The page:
Friday, May 12, 2017

American War

American War by Omar El Akkad (2017)

The Second Civil War begins in 2074. Mississippi, Alabama, Georgia, and South Carolina seceded, calling themselves collectively "The Free Southern State" in response to legislation prohibiting the use of fossil fuels in the United States. A secessionist suicide bomber killed the president in late 2073 and the Southern states declared themselves independent just under a year later. The war lasted for around 20 years and on the day of reunification a plague was deliberately let loose at the capital in Colombia, MO the effects of which lasted another decade. The terrorist responsible remains unknown, which of course means the main character of the novel must be that person. (I don't think that's a spoiler, as it seemed perfectly obvious to me from the beginning.)

Our protagonist is Sara T. Chestnut, called Sarat. As the novel opens she is 6 years old, living in a shipping container with her parents, twin sister Dana, and older brother Simon in Louisiana, which is outside of the Free Southern State (FSS) but more-or-less aligned with it. As Sara grows up her situation worsens, beginning with the death of her father and the family's escape to Camp Patience, a refugee settlement in the FSS where the family lives in a tent for 6 years. Sarat only leaves after a horrible massacre by the Blues (the Northerners) rips her remaining family apart. With the compensation received, the remainder of her family is able to finally settle in a house in another part of the FSS.

Throughout all of this, Sarat remains a staunch supporter of the Southern cause. Although the war began over the use of fossil fuels, she never once expressed an opinion on the issue. She used fossil fuels and when she was running her household she insisted on using this old technology, but I think it was more out of her allegiance with the South than any personal opinion on the issue. Her views on the war seemed to be that she was from the South and had been hurt by the North and therefore hated them. There was little nuance or real understanding of the issues outside of her own personal experiences. Confusingly, despite her allegiance to the South late in the novel there's a part where she says, "Fuck the South and everything it stands for." This was literally the only time she expressed anything negative towards the South and I have no clue how it fits in with her worldview, since the author doesn't let us inside her head.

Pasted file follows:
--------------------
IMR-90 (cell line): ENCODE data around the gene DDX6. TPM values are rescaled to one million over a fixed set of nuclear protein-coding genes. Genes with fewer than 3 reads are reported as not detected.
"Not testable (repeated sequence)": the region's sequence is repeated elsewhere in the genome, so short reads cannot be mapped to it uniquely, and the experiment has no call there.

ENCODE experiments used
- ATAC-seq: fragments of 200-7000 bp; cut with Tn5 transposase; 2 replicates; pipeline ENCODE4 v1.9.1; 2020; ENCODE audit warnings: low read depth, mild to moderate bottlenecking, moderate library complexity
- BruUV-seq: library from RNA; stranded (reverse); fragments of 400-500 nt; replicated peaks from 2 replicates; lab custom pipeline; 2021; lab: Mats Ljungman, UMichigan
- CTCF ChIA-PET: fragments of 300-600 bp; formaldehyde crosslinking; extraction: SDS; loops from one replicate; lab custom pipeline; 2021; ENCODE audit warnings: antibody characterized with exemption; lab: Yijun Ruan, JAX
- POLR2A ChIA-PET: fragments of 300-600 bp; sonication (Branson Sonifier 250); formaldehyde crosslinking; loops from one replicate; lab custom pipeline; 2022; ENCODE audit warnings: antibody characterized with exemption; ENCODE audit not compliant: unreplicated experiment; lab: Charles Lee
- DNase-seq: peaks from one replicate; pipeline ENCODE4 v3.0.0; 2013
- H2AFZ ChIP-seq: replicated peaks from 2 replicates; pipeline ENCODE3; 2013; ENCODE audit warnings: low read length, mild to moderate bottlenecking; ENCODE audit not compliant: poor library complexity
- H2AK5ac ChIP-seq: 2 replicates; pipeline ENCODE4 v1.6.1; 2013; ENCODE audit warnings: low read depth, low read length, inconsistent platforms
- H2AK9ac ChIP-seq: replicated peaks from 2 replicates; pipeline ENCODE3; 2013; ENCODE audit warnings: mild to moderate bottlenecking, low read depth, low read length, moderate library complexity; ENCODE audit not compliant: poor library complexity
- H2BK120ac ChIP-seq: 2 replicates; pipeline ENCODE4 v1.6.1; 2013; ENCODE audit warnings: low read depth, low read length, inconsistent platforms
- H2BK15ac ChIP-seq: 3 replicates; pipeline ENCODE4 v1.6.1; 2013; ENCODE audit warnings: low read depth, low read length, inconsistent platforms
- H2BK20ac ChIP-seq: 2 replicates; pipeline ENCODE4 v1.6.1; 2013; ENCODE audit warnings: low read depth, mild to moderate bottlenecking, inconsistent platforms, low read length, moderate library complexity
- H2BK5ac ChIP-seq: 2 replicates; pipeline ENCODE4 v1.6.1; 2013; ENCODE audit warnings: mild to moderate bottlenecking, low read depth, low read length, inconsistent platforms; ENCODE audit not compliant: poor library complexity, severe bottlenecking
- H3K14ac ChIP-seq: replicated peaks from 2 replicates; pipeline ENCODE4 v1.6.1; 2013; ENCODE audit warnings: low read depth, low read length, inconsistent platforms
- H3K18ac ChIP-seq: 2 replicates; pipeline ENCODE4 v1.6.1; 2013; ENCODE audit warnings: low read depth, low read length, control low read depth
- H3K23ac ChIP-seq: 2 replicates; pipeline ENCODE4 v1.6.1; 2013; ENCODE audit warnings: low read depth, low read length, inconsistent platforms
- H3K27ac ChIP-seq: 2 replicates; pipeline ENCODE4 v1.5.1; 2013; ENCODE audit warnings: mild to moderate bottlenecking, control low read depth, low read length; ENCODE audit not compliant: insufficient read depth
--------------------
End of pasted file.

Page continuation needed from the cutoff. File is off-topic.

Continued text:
Throughout the book Sarat is stubborn and rather bone-headed, convinced she knows more and is smarter than everyone else. She didn't want the war to be over and I don't know why except that she seemed like she wanted to be miserable and to suffer. It's true that she went through a lot, but so did everybody else. I never could figure out why she was supposed to be so special. The lack of insight into her character was frustrating and, unfortunately, a bit typical of literary fiction.

The whole story is from the point of the South, yet I couldn't help but see them as in the wrong. Is that intentional, or am I just bringing in my own biases based on being a liberal New Englander? It's hard to tell, but it was interesting to think about as I read. I'll admit there have been times I wished the South would secede as that part of country seems to have a completely different culture and worldview than the part where I live. (I suppose there are advantages to being all one country, but I do wonder how different it would be if we were instead a number of very small individual countries, like Europe.) I found the idea of the Second Civil War compelling, and the way it played out was as good as any dystopia, though I do wish we got more about how people fared outside of the South. From the viewpoint of the FSS, living in the North was much easier but I don't know the details. Was it just safer or were they living in comparative luxury?

I gave this book 3.5 stars because I was unable to get to know or understand the main character around whom the novel centered. Otherwise, it was pretty strong. El Akkad's writing style and world-building were quite good and I can see why this book garnered such high praise in the reviews. The author is originally from Cairo, but has also lived in Qatar and Canada before moving to the United States, which gives him a pretty unique perspective and I'd really love to know how his experiences in these different political climates has shaped his views and contributed to this novel.

Have you read American War? What other brand new books have you read recently and want to recommend?

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